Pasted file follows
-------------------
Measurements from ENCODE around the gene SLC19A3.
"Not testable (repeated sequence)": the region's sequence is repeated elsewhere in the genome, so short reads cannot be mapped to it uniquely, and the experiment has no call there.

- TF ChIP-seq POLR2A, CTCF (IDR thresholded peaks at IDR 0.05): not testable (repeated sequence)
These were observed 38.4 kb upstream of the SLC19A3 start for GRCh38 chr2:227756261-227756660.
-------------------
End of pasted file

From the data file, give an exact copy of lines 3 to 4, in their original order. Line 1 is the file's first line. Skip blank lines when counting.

- TF ChIP-seq POLR2A, CTCF (IDR thresholded peaks at IDR 0.05): not testable (repeated sequence)
These were observed 38.4 kb upstream of the SLC19A3 start for GRCh38 chr2:227756261-227756660.